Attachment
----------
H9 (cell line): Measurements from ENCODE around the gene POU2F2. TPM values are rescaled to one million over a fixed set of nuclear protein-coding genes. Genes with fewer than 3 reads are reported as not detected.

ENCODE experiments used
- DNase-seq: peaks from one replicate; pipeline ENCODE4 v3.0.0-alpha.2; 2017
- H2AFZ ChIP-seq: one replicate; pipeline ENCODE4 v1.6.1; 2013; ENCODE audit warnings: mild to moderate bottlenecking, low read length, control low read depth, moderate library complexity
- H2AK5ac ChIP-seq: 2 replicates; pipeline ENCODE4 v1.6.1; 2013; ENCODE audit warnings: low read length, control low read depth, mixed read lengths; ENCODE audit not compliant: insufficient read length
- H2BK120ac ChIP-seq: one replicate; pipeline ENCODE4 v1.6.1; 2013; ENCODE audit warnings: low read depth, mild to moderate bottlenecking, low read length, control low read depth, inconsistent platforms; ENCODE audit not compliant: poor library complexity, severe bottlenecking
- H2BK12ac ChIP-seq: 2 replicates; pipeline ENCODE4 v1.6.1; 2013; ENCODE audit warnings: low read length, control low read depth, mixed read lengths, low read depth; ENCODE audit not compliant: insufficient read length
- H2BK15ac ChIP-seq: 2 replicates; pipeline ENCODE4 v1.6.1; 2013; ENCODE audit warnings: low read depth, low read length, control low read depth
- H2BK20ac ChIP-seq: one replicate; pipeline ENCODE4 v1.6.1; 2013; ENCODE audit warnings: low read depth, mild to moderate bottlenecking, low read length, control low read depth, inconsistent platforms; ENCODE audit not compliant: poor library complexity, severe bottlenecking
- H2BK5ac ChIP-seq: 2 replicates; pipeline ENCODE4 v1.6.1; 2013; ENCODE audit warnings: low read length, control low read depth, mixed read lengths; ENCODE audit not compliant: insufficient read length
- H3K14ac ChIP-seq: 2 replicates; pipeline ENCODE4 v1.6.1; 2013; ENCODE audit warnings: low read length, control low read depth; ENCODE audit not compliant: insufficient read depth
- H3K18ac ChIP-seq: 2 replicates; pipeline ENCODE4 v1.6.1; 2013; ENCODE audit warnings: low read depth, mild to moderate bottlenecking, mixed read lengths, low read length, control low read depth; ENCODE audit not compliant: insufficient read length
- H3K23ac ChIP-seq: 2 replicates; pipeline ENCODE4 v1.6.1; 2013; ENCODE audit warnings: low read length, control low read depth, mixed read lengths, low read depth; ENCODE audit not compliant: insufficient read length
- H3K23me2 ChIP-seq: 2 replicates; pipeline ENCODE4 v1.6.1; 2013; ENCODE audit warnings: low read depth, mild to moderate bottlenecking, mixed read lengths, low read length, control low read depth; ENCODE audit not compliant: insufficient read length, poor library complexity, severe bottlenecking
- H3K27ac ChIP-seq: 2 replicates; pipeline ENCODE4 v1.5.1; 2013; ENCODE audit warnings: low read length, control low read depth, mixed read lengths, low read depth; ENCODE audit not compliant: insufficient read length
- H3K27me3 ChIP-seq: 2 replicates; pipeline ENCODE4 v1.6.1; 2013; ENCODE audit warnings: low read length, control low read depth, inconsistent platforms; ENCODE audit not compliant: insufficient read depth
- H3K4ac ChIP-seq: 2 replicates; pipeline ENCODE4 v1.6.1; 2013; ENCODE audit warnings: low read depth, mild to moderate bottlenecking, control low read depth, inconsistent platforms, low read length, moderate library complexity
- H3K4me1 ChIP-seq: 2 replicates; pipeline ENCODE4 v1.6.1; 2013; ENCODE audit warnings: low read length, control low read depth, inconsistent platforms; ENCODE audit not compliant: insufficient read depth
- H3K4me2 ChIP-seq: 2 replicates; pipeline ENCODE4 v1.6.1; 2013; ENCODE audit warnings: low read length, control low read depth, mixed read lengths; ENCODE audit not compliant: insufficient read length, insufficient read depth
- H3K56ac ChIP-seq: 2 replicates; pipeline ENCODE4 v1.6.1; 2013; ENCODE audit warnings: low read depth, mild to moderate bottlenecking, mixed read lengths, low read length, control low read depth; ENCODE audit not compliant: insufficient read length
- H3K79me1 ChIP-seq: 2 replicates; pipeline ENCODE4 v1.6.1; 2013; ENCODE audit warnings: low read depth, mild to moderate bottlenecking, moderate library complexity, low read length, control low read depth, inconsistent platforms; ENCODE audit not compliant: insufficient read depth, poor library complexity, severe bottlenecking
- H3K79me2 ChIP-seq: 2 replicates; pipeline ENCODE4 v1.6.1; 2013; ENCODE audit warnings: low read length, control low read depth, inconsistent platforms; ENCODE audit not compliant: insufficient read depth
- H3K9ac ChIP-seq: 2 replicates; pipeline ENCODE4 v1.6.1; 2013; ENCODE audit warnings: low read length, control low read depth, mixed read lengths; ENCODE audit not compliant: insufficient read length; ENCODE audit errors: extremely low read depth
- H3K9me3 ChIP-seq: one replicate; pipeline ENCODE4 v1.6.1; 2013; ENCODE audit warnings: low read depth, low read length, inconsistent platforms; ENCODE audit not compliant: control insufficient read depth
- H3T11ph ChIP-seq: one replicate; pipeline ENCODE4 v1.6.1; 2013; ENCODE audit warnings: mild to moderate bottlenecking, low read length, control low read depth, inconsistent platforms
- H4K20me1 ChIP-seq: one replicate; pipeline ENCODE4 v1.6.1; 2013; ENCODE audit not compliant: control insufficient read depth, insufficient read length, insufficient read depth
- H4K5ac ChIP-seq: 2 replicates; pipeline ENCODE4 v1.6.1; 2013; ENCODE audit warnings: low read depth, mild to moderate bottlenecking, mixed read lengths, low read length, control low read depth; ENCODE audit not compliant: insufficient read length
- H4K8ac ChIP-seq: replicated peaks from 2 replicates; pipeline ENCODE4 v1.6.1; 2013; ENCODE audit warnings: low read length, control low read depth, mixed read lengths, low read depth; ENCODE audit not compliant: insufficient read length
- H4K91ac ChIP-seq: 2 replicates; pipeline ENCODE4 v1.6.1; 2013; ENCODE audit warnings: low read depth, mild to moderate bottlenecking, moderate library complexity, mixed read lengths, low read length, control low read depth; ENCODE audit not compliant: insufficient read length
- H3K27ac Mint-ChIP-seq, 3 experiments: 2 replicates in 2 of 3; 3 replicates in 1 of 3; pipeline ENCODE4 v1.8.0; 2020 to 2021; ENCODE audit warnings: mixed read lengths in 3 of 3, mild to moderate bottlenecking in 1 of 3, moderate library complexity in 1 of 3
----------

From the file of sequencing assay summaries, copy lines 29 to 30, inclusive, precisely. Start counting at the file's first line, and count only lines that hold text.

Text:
- H4K91ac ChIP-seq: 2 replicates; pipeline ENCODE4 v1.6.1; 2013; ENCODE audit warnings: low read depth, mild to moderate bottlenecking, moderate library complexity, mixed read lengths, low read length, control low read depth; ENCODE audit not compliant: insufficient read length
- H3K27ac Mint-ChIP-seq, 3 experiments: 2 replicates in 2 of 3; 3 replicates in 1 of 3; pipeline ENCODE4 v1.8.0; 2020 to 2021; ENCODE audit warnings: mixed read lengths in 3 of 3, mild to moderate bottlenecking in 1 of 3, moderate library complexity in 1 of 3